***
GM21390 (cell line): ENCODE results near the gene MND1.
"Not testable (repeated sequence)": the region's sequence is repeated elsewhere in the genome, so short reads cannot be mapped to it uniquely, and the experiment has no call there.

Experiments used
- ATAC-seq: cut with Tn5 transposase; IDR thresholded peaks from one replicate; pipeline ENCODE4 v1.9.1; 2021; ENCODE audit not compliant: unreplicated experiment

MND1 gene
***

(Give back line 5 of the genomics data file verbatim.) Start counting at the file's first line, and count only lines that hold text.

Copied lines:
MND1 gene